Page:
keskiviikkona, heinäkuuta 28, 2010

Finnish beer



Before modern times, most water sources were often more or less contaminated and waterborne diseases were common. In Europe, it was customary to prevent the contamination of drinking water with small amounts of ethanol. Ethanol is made by fermenting carbohydrates. In all of Northern Europe and in Finland, too, the most readily available source of carbohydrates was grain. Barley is well-suited for our cool temperate climate. Finland's traditional beer is called sahti. Sahti is a top fermented, unfiltered beer made of barley malt, small amounts of rye malt, (sometimes wheat and oat malt as well), and water, spiced with juniper. Hops are not used - in fact hops became widely adopted in European brewing only in the 13th century. Sahti has a characteristic full, bananalike flavour with some bitterness from the juniper.

All mild, fermented alcoholic drinks in Finland are classified into tax categories according to alcohol content per volume. Category I consists of drinks having at most 2.7 percent alcohol per volume. Category III covers all drinks with 2.8 to 4.7 percent alcohol. Category IV includes those drinks that have more than 4.8 percent. (Category II is no longer mentioned in the law.) Only drinks in category I and III are sold in supermarkets or kiosks. Retail sale of category IV drinks is a state monopoly. All strong beer, wine, and liquor is sold in Alko stores. In the city centre of Tampere, there are Alkos in Sokos, Stockmann, and Anttila deparment stores. Anttila's Alko has a better selection of beers than the Alko at Sokos. Most of the other Alkos in the city are somewhat further away from the centre or in big shopping centres on the outskirts of the city. There are no public holidays during the congress, which means that Alkos are open at regular hours: at best between 9am to 8pm. It is also important to note that all retail sale of alcohol is allowed only between 9am and 9pm. Restaurants and pubs serve alcohol usually until half an hour before closing time.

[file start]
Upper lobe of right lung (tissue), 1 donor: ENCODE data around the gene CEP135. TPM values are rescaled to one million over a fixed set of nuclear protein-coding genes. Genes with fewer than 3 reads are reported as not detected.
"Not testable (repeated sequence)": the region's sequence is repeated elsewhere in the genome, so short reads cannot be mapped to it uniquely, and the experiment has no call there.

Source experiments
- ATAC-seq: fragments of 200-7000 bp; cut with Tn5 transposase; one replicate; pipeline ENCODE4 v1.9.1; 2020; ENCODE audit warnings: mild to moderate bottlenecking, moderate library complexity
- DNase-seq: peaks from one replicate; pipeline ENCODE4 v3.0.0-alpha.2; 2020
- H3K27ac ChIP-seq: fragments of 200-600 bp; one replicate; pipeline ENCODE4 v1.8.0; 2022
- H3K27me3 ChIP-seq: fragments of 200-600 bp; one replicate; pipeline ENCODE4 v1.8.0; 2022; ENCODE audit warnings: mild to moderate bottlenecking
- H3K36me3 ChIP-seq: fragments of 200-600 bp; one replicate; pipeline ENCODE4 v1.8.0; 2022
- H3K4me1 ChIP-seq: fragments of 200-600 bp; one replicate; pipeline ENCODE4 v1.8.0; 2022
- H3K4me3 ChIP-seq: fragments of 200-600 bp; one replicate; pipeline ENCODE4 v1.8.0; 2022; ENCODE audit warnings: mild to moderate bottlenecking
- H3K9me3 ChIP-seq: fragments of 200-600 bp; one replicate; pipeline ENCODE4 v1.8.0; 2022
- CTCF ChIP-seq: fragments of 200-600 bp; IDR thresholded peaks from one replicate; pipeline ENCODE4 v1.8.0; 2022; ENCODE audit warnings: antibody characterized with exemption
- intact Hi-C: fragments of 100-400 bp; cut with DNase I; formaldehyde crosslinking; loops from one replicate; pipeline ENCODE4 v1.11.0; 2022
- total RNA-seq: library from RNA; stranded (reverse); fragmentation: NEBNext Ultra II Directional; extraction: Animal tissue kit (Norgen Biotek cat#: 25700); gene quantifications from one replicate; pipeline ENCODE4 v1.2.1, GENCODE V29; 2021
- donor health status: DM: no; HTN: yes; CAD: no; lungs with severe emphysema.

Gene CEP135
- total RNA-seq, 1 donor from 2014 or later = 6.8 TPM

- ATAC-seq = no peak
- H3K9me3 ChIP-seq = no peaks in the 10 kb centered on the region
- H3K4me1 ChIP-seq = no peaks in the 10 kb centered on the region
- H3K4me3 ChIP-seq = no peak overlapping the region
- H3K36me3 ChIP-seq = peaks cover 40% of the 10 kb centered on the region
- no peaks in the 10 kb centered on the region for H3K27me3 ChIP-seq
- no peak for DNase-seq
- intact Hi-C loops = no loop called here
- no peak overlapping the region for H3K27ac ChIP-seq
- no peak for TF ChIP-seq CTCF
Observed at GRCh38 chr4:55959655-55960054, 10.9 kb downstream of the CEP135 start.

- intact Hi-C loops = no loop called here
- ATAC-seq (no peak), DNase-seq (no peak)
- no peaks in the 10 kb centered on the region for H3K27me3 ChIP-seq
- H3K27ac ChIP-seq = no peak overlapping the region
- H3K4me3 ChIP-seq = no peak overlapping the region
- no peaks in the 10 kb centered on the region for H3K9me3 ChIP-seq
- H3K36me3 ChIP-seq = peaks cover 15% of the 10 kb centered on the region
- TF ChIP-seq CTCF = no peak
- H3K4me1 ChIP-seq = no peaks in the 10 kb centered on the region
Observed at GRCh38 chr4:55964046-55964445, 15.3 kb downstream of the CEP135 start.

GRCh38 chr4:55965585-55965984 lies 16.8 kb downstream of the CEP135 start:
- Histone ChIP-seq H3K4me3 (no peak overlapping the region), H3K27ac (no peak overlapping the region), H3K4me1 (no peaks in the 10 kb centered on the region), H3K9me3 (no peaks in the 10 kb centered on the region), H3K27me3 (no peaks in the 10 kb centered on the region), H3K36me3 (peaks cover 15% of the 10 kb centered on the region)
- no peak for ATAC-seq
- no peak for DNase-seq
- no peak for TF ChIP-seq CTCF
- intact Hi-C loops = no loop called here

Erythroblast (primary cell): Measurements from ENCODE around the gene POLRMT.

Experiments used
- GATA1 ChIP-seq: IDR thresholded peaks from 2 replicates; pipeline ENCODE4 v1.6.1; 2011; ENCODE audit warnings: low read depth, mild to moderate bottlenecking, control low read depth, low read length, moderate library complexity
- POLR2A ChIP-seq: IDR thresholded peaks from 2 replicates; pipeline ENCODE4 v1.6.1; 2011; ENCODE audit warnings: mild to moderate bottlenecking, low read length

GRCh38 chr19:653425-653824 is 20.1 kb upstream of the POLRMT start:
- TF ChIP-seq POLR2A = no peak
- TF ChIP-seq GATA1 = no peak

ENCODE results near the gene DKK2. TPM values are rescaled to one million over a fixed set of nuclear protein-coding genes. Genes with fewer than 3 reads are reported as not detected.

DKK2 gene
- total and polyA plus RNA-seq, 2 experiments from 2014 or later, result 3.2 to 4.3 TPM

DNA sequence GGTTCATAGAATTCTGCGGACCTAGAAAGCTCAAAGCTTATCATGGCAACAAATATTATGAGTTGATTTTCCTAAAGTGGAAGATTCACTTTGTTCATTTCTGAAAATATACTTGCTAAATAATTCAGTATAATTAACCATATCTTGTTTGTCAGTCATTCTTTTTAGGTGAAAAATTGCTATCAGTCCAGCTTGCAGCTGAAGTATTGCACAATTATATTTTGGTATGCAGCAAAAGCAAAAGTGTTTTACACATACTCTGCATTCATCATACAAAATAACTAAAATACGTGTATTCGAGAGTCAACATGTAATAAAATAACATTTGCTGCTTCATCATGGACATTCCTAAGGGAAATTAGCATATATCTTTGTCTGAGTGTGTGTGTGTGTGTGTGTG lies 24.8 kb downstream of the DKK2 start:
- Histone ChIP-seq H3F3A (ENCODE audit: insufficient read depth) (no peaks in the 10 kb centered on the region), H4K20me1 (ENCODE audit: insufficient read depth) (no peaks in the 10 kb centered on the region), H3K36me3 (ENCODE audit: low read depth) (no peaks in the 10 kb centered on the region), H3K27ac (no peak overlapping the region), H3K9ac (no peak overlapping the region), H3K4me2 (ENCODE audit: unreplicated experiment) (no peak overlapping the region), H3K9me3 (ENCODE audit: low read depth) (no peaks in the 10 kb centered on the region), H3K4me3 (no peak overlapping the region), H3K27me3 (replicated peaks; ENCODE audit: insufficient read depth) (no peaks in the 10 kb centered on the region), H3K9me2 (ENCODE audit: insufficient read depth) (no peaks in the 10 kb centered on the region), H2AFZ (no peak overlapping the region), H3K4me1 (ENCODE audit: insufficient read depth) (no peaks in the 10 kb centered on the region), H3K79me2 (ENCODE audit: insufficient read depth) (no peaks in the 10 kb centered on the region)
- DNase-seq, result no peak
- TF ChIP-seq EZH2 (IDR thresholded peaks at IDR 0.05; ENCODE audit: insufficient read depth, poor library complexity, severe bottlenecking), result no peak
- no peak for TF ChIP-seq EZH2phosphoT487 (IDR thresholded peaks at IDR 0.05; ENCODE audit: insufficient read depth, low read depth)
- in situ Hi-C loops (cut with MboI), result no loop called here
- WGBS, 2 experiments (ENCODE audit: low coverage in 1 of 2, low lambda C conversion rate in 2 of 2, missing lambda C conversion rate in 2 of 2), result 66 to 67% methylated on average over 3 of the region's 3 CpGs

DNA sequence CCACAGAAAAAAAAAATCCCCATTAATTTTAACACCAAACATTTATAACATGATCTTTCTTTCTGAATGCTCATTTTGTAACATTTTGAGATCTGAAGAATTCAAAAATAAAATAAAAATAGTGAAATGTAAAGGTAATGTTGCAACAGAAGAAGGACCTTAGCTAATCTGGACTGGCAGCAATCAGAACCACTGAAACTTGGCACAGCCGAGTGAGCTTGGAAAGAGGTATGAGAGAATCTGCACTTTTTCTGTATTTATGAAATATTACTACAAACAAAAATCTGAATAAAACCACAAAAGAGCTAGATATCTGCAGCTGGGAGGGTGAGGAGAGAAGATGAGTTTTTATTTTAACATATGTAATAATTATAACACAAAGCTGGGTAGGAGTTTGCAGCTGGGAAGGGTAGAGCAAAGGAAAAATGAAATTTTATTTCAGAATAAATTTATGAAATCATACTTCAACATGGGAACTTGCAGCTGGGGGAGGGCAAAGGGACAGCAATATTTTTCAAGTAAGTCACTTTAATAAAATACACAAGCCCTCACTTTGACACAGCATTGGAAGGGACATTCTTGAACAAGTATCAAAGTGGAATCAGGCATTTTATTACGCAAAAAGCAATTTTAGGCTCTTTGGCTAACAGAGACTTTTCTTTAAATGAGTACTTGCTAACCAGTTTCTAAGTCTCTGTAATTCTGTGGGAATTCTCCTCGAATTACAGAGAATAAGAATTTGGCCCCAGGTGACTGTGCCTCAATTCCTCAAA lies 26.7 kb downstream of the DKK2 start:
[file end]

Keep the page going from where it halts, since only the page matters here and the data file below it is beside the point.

According to ratebeer.com, the five most highly regarded Finnish beers are: Sinebrychoff Porter, Siperia Imperial Stout of Plevna, Siperia Imperial Stout Hanniku of Plevna, Hollolan Hirvi Kivisahti (this one is a sahti), and Stadin Vintage Ale (a barley wine). Two of the beers at the top of the list are brewed by Koskipanimo at Plevna brewpub right here in Tampere on Satakunnankatu across the street from the northern edge of Keskustori, the central market square. Koskipanimo beers are available in several pubs in Tampere, the nearest one to the congress venue being Oluthuone Esplanadi with a terrace right in the middle of Hämeenpuisto (the park avenue next to the venue) just a hundred metres northeast of Aleksanteri school. In the evening, go players flock to Olutravintola Konttori at Verkatehtaankatu 5, our sponsor and the regular meeting place of Kanpai, the local go club. Konttori has got go sets, an excellent selection of beer (including Finnish and Scandinavian) and whiskey, and a very helpful and knowledgeable staff.

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